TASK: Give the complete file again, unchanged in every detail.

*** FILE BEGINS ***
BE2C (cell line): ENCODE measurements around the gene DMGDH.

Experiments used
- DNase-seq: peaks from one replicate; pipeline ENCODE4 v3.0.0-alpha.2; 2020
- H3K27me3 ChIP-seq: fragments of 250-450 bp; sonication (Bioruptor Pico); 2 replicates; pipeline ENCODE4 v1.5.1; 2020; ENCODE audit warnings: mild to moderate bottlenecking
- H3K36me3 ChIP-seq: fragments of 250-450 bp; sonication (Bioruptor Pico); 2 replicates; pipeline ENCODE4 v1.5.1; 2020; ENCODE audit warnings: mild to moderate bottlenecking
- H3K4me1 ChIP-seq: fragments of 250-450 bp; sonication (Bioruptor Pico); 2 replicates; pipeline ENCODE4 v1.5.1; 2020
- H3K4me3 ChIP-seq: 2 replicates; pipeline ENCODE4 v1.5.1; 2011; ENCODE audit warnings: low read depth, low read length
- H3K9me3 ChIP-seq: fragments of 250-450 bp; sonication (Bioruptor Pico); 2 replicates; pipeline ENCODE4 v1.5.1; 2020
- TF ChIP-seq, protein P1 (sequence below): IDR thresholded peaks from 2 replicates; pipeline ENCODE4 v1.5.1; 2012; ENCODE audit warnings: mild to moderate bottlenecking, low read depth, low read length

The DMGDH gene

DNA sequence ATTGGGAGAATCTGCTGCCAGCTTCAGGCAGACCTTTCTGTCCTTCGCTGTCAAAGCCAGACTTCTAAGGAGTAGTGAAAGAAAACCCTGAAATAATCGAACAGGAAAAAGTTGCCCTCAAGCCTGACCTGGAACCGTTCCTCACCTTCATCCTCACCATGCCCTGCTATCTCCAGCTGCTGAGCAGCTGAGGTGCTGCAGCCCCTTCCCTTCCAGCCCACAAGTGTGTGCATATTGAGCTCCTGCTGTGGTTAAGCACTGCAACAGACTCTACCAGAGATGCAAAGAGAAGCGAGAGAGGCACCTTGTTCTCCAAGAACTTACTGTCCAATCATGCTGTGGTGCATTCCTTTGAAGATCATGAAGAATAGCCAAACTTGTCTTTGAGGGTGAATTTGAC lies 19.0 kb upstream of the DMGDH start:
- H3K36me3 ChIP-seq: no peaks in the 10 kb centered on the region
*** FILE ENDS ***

BE2C (cell line): ENCODE measurements around the gene DMGDH.

Experiments used
- DNase-seq: peaks from one replicate; pipeline ENCODE4 v3.0.0-alpha.2; 2020
- H3K27me3 ChIP-seq: fragments of 250-450 bp; sonication (Bioruptor Pico); 2 replicates; pipeline ENCODE4 v1.5.1; 2020; ENCODE audit warnings: mild to moderate bottlenecking
- H3K36me3 ChIP-seq: fragments of 250-450 bp; sonication (Bioruptor Pico); 2 replicates; pipeline ENCODE4 v1.5.1; 2020; ENCODE audit warnings: mild to moderate bottlenecking
- H3K4me1 ChIP-seq: fragments of 250-450 bp; sonication (Bioruptor Pico); 2 replicates; pipeline ENCODE4 v1.5.1; 2020
- H3K4me3 ChIP-seq: 2 replicates; pipeline ENCODE4 v1.5.1; 2011; ENCODE audit warnings: low read depth, low read length
- H3K9me3 ChIP-seq: fragments of 250-450 bp; sonication (Bioruptor Pico); 2 replicates; pipeline ENCODE4 v1.5.1; 2020
- TF ChIP-seq, protein P1 (sequence below): IDR thresholded peaks from 2 replicates; pipeline ENCODE4 v1.5.1; 2012; ENCODE audit warnings: mild to moderate bottlenecking, low read depth, low read length

The DMGDH gene

DNA sequence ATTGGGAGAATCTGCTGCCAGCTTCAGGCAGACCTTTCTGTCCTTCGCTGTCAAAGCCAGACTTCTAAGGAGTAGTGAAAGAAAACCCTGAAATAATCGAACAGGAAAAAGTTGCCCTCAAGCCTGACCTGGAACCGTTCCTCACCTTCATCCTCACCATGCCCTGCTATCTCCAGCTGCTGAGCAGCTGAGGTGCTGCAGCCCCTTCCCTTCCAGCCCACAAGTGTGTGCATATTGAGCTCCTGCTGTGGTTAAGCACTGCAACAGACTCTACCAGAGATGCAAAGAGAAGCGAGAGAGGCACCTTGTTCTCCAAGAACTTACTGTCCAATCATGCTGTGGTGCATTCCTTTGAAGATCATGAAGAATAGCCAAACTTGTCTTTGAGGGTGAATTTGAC lies 19.0 kb upstream of the DMGDH start:
- H3K36me3 ChIP-seq: no peaks in the 10 kb centered on the region